How Adlibris struck gold where they least expected

The Swedish merchant Adlibris has undergone an ‘Amazon-esque’ transformation in recent years, going from an online bookseller to a fully-fledged e-commerce group. In this article, COO Henrik Oscarsson explains Adlibris’ strategy, their growing pains, and how they turned balls of yarn into a 10 million euro business.

Since the mid-90’s, Adlibris and Bokus have been competing for the title of Sweden’s largest online store for books. Although that rivalry continues, in recent years Adlibris’ eyes have also been set on a bigger prize.

While Bokus is still going all-in on books, Adlibris has broadened their scope by launching new product lines and acquiring several online retailers that have nothing to do with books. Their empire now includes Bamba, an online store for toys and children’s clothing; Discshop, an online retailer of movies and games; and Roliga Prylar, a reseller of gadgets and gizmos.

“Nowadays, Adlibris is a fully-fledged e-commerce group,” says Henrik Oscarsson, Chief Operating Officer responsible for all of the vertical stores within the Adlibris group.

Perhaps inevitably, comparisons have been made between the ambitions of Adlibris and Amazon. At first glance, there are some similarities between the two, notwithstanding the enormous difference in sales and size. But Henrik Oscarsson and his team are envisioning a much larger Adlibris. They are currently “planning for massive growth”, he says.

“Our revenue this year will be 240 million euros and by 2021 we want to double that,” he contends. “We have to become substantially larger to finance our current investments in logistics, IT and customer experience. This is a fast-moving business, and if you rest for just one minute, you will be left behind.”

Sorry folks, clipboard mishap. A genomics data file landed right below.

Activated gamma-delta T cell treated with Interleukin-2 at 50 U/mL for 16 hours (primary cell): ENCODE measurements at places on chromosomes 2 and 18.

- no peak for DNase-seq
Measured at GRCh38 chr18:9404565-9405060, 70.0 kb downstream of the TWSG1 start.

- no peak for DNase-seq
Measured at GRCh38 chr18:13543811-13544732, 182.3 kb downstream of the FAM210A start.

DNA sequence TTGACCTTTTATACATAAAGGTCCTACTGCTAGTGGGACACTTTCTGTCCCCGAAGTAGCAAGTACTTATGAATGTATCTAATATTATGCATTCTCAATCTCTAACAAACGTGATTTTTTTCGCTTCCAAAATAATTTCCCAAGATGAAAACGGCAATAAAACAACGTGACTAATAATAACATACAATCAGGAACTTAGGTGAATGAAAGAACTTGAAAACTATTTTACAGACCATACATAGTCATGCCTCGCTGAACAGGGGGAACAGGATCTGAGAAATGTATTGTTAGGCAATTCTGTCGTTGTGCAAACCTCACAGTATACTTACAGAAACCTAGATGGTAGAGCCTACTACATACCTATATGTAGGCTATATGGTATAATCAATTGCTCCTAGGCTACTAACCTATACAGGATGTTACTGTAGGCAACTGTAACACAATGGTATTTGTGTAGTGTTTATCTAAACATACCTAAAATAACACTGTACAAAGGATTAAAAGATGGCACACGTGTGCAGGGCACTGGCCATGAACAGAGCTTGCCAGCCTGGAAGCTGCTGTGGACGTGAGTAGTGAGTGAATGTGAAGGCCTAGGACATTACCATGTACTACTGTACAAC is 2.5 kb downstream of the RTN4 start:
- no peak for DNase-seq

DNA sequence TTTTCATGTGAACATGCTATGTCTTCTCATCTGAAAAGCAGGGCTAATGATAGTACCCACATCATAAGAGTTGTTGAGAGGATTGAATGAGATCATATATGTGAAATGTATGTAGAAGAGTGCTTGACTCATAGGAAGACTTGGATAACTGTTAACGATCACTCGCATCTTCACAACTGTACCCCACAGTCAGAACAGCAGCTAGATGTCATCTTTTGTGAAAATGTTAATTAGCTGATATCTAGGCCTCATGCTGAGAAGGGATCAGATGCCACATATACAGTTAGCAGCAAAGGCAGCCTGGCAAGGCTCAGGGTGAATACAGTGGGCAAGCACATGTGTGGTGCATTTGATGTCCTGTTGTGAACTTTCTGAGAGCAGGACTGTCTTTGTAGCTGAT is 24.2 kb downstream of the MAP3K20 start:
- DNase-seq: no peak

An e-commerce pioneer

Adlibris is indeed a long-timer in the e-commerce industry, having been founded in 1997. Seven years later they were acquired by the Swedish media conglomerate Bonnier.

In the mid-2000’s they started working with a newly founded payment service provider called Kreditor, now known as Klarna. The partnership has lasted ever since.

Adlibris’ big journey of transformation began in 2012 when the media group decided to centre their efforts on building an ecosystem in e-commerce around the book selling site.
“Traffic is crucial in online retailing and Adlibris.com has about 30-35 million visitors per year, so we didn’t have to start from scratch and spend a lot on advertising,” says Henrik Oscarsson.

By 2015, the new Adlibris platform was finally ready to launch. The newly formed e-commerce group didn’t stray too far from the world of books initially, selling goods you can normally find in a well-stocked bookstore such as calculators, board games and puzzles.

The unexpected hit

Soon, however, they stumbled upon a ‘sleeper hit’ of a product that steadily grew in sales: Yarn.

At first, they resold external brands, but as demand kept growing Adlibris turned to factories in Turkey to establish their own private labels and sell them directly to customers.
“No one figured balls of yarn would become such a hit. For 2018, we budgeted to sell 10 million euros worth. We will not quite reach that target, but still, it’s a lot,” Henrik Oscarsson says.

10 million euro product lines are scarce within the Swedish e-commerce industry. To put things into perspective: If the yarn business were for some reason to be spun off (no pun intended), the new company would immediately make it onto the list of Sweden’s 100 largest online retailers compiled by the trade journal Ehandel.se.

Why did you decide to start selling yarn?
“We did see some potential since women make up 60 to 70 percent of Adlibris’ target audience. On top of that, the pricing for yarn is straightforward and it’s easy for the customer to make comparisons,” he says. “Take reservoir pens or notebooks, for instance. Is a price tag of 3 or 6 euro a bargain? No one really knows.”

With balls of yarn it’s a different story: